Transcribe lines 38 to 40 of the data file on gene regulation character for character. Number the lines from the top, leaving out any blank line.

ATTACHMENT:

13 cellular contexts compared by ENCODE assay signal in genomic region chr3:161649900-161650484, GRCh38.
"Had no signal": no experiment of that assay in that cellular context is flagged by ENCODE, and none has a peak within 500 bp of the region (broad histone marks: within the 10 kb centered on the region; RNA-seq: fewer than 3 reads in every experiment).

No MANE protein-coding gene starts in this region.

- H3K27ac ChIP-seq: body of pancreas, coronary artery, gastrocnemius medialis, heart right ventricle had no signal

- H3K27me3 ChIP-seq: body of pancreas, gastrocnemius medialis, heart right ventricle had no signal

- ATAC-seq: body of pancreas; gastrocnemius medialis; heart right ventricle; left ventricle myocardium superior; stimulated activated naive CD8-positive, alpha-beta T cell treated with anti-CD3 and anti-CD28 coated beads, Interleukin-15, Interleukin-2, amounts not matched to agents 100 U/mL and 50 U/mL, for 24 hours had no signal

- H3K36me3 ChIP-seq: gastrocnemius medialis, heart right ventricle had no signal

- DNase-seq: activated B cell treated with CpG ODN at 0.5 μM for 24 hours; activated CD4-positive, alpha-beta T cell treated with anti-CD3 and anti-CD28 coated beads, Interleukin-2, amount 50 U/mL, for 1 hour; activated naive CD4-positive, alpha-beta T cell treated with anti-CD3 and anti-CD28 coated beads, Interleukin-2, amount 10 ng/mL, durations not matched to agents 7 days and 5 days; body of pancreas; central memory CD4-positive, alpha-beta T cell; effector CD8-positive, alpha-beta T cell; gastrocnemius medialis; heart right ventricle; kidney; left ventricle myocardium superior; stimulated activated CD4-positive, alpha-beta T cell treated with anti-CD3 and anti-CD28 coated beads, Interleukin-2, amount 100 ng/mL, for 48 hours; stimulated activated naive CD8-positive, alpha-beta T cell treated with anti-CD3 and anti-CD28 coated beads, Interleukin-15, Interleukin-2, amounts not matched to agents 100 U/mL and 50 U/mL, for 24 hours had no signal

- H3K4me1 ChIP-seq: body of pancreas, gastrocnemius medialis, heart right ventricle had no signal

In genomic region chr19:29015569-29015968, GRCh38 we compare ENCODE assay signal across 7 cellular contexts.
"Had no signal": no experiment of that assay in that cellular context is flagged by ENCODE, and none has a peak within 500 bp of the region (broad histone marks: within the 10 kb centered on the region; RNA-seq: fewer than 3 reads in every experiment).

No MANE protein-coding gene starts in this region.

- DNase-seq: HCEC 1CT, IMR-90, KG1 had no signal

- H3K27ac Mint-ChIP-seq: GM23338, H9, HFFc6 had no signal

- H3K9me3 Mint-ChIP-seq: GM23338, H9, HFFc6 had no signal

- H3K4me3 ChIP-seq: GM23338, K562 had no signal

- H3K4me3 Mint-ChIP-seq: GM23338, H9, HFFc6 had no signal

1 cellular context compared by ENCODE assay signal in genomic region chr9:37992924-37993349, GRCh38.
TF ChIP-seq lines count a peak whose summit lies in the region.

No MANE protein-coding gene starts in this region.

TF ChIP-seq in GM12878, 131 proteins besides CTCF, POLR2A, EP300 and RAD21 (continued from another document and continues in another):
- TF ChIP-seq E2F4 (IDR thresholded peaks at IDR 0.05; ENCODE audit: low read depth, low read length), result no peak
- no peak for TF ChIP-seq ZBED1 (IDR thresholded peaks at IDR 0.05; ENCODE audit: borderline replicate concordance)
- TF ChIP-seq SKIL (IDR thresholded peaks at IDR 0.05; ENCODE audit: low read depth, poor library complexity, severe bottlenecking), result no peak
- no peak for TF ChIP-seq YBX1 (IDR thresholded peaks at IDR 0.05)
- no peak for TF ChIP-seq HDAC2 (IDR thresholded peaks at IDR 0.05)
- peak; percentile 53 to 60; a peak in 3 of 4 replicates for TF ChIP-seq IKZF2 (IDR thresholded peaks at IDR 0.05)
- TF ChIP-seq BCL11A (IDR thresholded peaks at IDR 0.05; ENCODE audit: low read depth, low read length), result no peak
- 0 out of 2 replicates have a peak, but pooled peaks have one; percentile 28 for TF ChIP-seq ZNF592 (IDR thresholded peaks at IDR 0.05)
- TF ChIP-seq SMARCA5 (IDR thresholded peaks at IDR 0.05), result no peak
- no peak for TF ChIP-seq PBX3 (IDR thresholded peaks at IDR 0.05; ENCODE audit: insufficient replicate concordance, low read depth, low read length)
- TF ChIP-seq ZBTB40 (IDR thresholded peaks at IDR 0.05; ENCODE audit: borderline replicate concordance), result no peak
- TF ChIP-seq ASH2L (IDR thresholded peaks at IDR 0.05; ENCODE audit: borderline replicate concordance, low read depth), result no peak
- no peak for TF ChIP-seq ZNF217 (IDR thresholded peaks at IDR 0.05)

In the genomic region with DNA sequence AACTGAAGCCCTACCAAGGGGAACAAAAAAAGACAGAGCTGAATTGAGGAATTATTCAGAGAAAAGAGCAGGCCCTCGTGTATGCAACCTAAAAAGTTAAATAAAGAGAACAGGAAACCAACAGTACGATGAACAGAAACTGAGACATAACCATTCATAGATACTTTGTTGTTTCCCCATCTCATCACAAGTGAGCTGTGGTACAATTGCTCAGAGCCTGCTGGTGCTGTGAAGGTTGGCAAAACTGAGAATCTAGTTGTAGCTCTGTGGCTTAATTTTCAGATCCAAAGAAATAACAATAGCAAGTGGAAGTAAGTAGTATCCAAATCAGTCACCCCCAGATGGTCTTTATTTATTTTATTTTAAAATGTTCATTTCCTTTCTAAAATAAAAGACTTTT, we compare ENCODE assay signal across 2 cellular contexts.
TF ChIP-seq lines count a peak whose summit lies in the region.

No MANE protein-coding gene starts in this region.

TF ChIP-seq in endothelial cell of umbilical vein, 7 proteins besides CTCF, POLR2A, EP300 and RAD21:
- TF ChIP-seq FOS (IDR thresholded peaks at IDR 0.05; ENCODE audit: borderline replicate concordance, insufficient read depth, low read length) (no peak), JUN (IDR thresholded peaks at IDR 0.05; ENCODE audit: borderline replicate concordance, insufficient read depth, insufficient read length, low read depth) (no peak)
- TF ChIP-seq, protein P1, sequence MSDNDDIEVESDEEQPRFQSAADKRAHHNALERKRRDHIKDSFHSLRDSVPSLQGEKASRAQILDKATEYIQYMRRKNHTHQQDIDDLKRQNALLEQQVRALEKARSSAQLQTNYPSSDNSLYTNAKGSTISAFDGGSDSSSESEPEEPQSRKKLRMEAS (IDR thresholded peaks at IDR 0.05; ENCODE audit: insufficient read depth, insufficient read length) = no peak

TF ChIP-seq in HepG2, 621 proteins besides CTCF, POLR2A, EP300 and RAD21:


TF ChIP-seq in endothelial cell of umbilical vein, 7 proteins besides CTCF, POLR2A, EP300 and RAD21:
- TF ChIP-seq FOS (IDR thresholded peaks at IDR 0.05; ENCODE audit: borderline replicate concordance, insufficient read depth, low read length) (no peak), JUN (IDR thresholded peaks at IDR 0.05; ENCODE audit: borderline replicate concordance, insufficient read depth, insufficient read length, low read depth) (no peak)
- TF ChIP-seq, protein P1, sequence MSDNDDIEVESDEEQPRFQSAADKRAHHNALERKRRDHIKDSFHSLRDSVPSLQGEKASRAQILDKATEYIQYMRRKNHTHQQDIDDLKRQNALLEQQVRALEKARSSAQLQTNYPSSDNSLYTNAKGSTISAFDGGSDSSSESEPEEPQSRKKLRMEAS (IDR thresholded peaks at IDR 0.05; ENCODE audit: insufficient read depth, insufficient read length) = no peak